Home New rules from Microsoft ban use of AI for facial recognition by law enforcement

New rules from Microsoft ban use of AI for facial recognition by law enforcement


  • Microsoft prohibits police use of Azure OpenAI for facial recognition in the US.
  • They clarify the ban applies to US facial recognition only.
  • Microsoft's move follows concerns over AI's potential for bias and errors.

Microsoft has continued to stand firm in its stance against law enforcement using its Azure OpenAI Service for generative artificial intelligence (AI) that performs facial recognition, joining other tech giants such as Amazon and IBM in similar decisions.

The Washington-based tech giant amended the terms of service of its Azure OpenAI offering to explicitly prohibit its use ‘by or for’ police departments for facial recognition in the US.

Also now explicitly prohibited is the use of “real-time facial recognition technology on mobile cameras used by any law enforcement globally to attempt to identify an individual [sic] in uncontrolled, ‘in the wild’ environments, which includes (without limitation) police officers on patrol using body-worn or dash-mounted cameras using facial recognition technology to attempt to identify individuals present in a database of suspects or prior inmates.”

The company has since claimed its original change to the terms of service contained an error. They told TechCrunch the ban applies only to facial recognition in the U.S. rather than an outright ban on police departments using the service.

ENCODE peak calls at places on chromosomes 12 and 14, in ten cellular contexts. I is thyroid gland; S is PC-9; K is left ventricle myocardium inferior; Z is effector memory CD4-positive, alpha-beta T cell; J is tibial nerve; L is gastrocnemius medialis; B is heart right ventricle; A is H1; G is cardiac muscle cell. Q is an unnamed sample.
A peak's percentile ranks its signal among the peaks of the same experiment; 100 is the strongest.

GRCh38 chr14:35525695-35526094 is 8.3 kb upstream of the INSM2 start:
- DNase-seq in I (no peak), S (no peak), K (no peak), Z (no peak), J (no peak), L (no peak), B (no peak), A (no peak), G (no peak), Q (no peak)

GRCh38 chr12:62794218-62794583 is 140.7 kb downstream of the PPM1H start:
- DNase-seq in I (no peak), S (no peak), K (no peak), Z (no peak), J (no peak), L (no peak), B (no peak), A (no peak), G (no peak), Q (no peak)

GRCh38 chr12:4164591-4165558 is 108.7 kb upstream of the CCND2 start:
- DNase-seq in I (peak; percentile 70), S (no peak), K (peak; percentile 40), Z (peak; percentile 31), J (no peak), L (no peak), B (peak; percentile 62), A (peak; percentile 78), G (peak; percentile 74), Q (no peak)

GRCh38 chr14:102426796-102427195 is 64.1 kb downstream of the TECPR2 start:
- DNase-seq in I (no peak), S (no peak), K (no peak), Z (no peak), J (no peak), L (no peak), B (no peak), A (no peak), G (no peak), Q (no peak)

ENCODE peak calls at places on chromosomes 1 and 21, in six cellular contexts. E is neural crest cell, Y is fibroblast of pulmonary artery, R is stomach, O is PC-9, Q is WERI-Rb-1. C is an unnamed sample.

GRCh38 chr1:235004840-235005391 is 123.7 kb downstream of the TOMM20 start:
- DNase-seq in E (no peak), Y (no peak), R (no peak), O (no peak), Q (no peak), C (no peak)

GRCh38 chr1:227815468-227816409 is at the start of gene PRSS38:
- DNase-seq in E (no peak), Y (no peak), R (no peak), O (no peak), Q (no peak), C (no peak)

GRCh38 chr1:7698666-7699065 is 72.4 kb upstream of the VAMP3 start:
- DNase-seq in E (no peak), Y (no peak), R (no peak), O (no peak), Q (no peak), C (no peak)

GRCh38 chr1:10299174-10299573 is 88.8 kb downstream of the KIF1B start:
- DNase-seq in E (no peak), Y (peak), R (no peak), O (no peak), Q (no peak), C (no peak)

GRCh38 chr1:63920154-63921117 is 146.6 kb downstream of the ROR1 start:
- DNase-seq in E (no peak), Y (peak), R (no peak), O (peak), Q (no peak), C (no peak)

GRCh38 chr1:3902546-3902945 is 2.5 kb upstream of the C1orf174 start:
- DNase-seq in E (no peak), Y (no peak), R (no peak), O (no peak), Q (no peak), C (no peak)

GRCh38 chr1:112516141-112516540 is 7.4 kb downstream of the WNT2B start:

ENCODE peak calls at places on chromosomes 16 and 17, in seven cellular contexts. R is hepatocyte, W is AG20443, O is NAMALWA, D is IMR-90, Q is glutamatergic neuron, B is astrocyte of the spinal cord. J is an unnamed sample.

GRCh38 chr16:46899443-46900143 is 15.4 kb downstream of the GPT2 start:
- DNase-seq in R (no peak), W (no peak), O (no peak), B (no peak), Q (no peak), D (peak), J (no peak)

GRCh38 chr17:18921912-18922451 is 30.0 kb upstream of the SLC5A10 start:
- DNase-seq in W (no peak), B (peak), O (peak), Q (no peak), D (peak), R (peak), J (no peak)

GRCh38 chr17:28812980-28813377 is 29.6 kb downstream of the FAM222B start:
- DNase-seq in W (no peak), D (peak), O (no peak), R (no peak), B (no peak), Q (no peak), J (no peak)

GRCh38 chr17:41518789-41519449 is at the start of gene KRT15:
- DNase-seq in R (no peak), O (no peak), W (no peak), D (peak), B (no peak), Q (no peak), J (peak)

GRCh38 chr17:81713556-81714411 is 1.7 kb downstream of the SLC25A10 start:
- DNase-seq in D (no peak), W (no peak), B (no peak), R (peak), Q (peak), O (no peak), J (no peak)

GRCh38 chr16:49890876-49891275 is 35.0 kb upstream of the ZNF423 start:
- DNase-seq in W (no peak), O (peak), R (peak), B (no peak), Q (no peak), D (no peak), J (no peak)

Why has Microsoft banned facial recognition with their generative AI service?

This update to Microsoft’s Azure OpenAI terms of service has been made just a week after an announcement from Axon, a military tech and weapons company, announced a tool built using OpenAI’s GPT-4 to summarize body camera audio.

Functions that use generative AI like this have many pitfalls, such as the propensity for these tools to ‘hallucinate’ and make false claims (OpenAI is currently subject to a privacy complaint due to its failure to correct inaccurate data from ChatGPT), and the rampant racial bias present in facial recognition caused by racist training data (such as late last year where incorrect facial recognition led to a false imprisonment of an innocent black man).

These recent changes reinforce a stance that Microsoft has maintained for several years. In 2020 during the Black Lives Matter protests, speaking to The Washington Post, Microsoft President Brad Smith said, “We will not sell facial-recognition technology to police departments in the United States until we have a national law in place, grounded in human rights, that will govern this technology.”

The current spate of protests across the world over the genocide of Palestinians in Gaza has prompted a renewed commitment to the protection of human rights by tech companies, as issues of police brutality towards protestors arise in the press.

Featured image credit: generated with Ideogram

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Ali Rees
Tech journalist

Ali Rees is a freelance writer based in the UK. They have worked as a data and analytics consultant, a software tester, and a digital marketing and SEO specialist. They have been a keen gamer and tech enthusiast since their childhood in are currently the Gaming and Tech editor at Brig Newspaper. They also have a Substack where they review short video games. During the pandemic, Ali turned their hand to live streaming and is a fan of Twitch. When not writing, Ali enjoys playing video and board games, live music, and reading. They have two cats and both of…

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